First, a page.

The Staff Report prepared by a staff team of the IMF for the Executive Board’s consideration on February 28, 2020. The staff report reflects discussions with the Myanmar authorities during December 5–19, 2019 and is based on the information available as of February 11, 2020. It focuses on Myanmar’s near and medium-term challenges and policy priorities and was prepared before COVID-19 became a global pandemic and resulted in unprecedented strains in global trade, commodity and financial markets. It, therefore, does not reflect the implications of these developments and related policy priorities. These developments have greatly amplified uncertainty and could heighten downside risks around the outlook. Staff is closely monitoring the situation, including related policy responses from the authorities, and will continue to work on assessing its impact in the Myanmar economy.
Washington, DC –
the Executive Board of the International Monetary Fund (IMF) concluded
the Article IV consultation with Myanmar.
Economic activity in FY2018/19 remained below levels seen in the last
decade. Growth is expected to be subdued at 6.5 percent in FY2018/19,
up slightly from 6.4 percent in FY2017/18 on account of a modest fiscal
stimulus and one-off increase in gas exports. Domestic demand remains
weak reflecting slowing credit growth, a correction in real estate
prices and declining investments. Subdued economic activity has
narrowed the current account deficit as imports fell while exports,
especially textiles, held up despite global headwinds. The narrower deficit offset weaker FDI and other
inflows allowing reserves and the kyat to stabilize. Headline inflation
stood at 8.6 percent at end-September due to one-off factors such as
higher electricity tariffs and food and fuel prices.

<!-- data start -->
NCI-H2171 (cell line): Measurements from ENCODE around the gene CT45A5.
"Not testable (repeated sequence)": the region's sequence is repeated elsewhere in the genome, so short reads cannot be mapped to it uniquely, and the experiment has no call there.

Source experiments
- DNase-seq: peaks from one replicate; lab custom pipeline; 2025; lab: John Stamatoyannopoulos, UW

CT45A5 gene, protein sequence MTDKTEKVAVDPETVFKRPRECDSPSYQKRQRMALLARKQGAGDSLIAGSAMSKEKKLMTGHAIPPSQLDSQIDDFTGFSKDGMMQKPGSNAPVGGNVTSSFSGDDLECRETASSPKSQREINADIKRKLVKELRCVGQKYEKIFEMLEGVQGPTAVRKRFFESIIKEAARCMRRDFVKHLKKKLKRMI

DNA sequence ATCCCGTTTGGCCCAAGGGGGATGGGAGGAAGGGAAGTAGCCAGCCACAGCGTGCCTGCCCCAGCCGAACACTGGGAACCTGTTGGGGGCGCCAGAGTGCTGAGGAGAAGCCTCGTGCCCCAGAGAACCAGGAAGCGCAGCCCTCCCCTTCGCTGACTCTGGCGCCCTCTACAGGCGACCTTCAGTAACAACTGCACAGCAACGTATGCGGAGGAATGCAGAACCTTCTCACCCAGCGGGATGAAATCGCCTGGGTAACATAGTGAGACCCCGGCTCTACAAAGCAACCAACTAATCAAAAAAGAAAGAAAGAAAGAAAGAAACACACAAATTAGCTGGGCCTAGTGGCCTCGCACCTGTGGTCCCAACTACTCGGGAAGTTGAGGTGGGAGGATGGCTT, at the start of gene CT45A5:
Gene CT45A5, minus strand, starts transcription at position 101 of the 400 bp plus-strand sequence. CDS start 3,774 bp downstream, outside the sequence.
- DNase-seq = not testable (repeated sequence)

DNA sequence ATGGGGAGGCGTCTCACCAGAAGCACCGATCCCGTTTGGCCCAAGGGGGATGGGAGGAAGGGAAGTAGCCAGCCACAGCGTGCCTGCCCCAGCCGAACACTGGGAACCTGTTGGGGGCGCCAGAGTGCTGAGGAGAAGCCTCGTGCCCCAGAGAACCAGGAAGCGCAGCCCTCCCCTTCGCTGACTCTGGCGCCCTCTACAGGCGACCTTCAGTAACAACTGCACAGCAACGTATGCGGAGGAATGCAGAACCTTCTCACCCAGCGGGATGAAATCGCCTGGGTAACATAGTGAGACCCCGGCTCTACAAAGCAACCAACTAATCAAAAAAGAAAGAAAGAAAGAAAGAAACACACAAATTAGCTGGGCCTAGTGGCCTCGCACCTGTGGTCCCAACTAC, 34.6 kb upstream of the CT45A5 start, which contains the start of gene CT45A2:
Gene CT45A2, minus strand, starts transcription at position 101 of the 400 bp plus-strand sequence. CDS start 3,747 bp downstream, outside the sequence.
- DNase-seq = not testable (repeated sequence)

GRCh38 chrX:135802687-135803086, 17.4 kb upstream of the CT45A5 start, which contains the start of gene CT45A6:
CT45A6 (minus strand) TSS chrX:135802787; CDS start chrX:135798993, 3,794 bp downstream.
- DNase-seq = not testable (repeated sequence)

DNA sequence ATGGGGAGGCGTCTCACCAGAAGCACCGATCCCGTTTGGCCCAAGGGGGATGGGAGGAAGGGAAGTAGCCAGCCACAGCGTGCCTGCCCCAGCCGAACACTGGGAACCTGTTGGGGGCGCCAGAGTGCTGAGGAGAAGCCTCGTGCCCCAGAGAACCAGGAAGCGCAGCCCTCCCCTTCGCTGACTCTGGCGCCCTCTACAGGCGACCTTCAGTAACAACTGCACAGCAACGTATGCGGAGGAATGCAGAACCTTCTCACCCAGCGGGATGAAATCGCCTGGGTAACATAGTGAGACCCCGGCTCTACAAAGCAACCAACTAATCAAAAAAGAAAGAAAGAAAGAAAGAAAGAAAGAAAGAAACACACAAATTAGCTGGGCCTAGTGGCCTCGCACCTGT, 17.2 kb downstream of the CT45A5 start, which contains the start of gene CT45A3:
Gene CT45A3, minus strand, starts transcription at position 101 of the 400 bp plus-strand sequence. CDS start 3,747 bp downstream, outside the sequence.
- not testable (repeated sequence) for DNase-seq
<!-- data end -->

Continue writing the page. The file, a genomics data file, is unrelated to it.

Medium-term growth is likely to remain subdued. Growth in FY2019/20 is
expected to moderate slightly to 6.4 percent as continued uncertainty
weighs on investor sentiment in the runup to the November 2020
elections. This slowdown is despite the fiscal stimulus envisaged in
the FY2019/20 budget, which is appropriate given cyclical weakness.
Starting FY2020/21, bank deleveraging is likely to slow credit and GDP
growth as legacy problems are addressed. Inflation is expected to fall
to 6–7 percent range in the medium term as recent one-off factors
Risks to the outlook have shifted further to the downside. On the
domestic front, growth could underperform if fiscal spending does not
pick up. Rising NPLs and undercapitalization in some private banks
could precipitate systemwide distress with large macro-financial
spillovers. Renewed conflict and limited progress on the ongoing
refugee crisis would continue to limit donor financing and dampen
investor sentiment. On the external front, risks include the impact of
global trade tensions, higher crude oil prices, a slowdown in China,
and natural disasters. An upside risk is that growth is boosted by the
planned scaling up of infrastructure and human capital spending and